Prosecutors: Flyer refused to wear mask, exposed himself

U.S.

FILE: A Boeing 757-2Q8 operated by Delta Airlines takes off from JFK Airport on August 24, 2019 in the Queens borough of New York City. (Photo by Bruce Bennett/Getty Images) (Photo by Bruce Bennett/Getty Images)

(The Hill) – Prosecutors said a Delta Air Lines passenger who refused to wear a mask during a flight exposed himself to other passengers and threw a can at an individual, The New York Times reported

In a case unsealed Friday, Shane McInerney of Galway, Ireland was arrested and charged with intentionally assaulting and intimidating a crew member during a flight earlier this month. 

According to the court document, authorities said McInerney refused to wear his mask despite being asked “dozens” of times during the eight-hour Jan. 7 flight from Dublin to John F. Kennedy International Airport in New York.

McInerney began to throw an empty beverage can which hit another passenger in the head and kicked the seatback in front of him, which disturbed the passenger in front of him, according to The Times. 

As he walked away from his first-class airline seat to complain to the flight attendant about the food service, McInerney then “pulled down his pants and underwear and exposed his buttocks” to flight attendants and passengers sitting nearby, according to the court document.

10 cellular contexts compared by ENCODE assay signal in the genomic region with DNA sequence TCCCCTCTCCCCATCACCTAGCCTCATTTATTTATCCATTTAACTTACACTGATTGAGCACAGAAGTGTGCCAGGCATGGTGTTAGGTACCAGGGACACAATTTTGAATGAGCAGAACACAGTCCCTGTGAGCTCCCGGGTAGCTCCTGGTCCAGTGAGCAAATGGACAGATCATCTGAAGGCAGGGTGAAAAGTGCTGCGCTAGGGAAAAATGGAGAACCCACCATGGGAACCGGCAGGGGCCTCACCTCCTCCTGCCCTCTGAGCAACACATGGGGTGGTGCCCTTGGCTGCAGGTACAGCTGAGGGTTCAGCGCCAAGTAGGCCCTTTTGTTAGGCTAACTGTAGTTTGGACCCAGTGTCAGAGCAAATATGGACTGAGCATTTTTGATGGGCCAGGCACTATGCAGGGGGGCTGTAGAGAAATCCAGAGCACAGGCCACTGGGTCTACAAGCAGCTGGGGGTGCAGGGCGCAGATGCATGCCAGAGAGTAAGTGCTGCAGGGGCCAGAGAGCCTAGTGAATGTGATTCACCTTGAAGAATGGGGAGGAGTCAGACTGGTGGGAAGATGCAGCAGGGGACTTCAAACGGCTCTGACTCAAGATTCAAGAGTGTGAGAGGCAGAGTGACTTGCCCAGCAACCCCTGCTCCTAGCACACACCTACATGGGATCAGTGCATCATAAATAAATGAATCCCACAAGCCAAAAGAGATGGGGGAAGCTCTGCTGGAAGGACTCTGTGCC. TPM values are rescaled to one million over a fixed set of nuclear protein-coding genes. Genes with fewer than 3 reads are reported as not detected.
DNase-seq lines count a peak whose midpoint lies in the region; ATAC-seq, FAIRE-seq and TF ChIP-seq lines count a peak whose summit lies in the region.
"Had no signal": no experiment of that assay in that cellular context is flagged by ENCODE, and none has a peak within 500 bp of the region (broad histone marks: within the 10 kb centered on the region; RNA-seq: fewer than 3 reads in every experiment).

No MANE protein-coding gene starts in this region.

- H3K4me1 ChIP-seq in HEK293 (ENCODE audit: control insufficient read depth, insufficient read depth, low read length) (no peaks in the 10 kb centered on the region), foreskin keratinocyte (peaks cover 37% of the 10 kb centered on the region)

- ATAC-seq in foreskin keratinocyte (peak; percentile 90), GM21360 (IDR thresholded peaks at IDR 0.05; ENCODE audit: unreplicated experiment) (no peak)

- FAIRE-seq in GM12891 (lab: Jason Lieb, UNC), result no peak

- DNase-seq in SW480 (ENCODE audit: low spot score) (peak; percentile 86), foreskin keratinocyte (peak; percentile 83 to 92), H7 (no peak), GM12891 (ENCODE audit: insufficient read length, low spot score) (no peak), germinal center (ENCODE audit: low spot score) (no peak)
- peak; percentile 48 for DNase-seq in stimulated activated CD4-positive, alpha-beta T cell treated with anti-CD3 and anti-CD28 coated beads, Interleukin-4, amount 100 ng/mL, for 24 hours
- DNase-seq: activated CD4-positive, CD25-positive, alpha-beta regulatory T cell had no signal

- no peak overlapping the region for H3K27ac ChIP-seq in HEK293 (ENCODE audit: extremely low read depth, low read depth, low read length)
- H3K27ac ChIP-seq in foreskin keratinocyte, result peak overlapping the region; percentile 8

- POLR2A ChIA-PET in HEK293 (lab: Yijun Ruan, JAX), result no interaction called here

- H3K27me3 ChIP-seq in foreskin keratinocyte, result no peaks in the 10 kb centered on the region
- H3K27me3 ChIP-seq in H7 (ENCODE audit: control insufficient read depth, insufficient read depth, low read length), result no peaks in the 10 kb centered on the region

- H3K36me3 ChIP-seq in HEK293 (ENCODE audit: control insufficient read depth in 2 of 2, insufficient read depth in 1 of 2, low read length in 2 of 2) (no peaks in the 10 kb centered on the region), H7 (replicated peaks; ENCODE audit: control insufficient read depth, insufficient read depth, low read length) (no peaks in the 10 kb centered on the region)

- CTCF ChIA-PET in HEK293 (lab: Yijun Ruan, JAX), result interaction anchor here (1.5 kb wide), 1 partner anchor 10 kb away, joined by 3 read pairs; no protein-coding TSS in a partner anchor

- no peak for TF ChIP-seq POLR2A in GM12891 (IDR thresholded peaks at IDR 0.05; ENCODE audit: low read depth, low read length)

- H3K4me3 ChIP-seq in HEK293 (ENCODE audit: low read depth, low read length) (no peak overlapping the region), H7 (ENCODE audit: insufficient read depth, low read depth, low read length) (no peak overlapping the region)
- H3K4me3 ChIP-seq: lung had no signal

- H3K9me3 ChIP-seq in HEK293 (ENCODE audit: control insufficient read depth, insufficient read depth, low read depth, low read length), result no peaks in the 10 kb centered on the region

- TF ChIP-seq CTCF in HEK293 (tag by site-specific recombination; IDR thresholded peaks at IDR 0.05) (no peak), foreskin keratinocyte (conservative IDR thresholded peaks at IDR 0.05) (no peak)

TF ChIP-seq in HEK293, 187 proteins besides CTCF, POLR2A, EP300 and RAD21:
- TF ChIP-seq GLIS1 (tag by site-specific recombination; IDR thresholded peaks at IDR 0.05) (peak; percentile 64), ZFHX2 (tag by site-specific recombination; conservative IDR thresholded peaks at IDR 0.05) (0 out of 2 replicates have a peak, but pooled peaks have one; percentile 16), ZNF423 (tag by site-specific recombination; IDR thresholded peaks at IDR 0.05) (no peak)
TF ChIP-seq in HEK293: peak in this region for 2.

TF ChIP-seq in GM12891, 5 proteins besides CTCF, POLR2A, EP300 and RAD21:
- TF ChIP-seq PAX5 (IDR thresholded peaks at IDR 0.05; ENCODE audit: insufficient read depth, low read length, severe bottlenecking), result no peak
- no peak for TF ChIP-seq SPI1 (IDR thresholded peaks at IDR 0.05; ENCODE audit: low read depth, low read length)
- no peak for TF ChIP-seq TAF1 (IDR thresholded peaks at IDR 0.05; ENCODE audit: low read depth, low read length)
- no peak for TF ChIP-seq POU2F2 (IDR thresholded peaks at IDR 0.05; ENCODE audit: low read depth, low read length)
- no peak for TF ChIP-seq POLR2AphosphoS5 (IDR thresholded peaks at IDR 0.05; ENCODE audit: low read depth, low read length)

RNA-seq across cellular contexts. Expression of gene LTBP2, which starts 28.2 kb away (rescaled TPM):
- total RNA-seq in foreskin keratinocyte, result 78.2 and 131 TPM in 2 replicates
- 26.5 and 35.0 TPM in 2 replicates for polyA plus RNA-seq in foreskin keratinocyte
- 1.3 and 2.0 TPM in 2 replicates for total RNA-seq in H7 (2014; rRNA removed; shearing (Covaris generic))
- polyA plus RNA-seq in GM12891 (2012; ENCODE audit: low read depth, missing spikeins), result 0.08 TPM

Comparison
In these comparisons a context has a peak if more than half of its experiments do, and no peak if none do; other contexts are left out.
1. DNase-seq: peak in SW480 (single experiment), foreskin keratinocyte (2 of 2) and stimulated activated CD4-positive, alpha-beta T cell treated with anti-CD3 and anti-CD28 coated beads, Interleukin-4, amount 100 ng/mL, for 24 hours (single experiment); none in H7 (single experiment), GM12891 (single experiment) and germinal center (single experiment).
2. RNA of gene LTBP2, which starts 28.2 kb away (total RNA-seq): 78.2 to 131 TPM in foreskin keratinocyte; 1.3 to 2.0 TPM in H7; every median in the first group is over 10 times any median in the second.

The document also said during the flight, McInerney took off the flight captain’s hat twice while he was on break, also putting up a closed fist toward the captain’s face, saying, “Don’t touch me.” 

Since the start of the COVID-19 pandemic, there have been more reports of unruly and sometimes violent behavior by airline passengers, with many of the reported disturbances involving those who refuse to wear masks. 

McInerney, 29, could face up to 20 years in prison if convicted. 

McInerney made his initial appearance in court last week and was released on a $20,000 bond, the Times noted.

National travel reporter Dayvee Sutton joined NewsNation Prime to discuss what is takes for an incident to cause a flight to turn around and your rights as a traveler.

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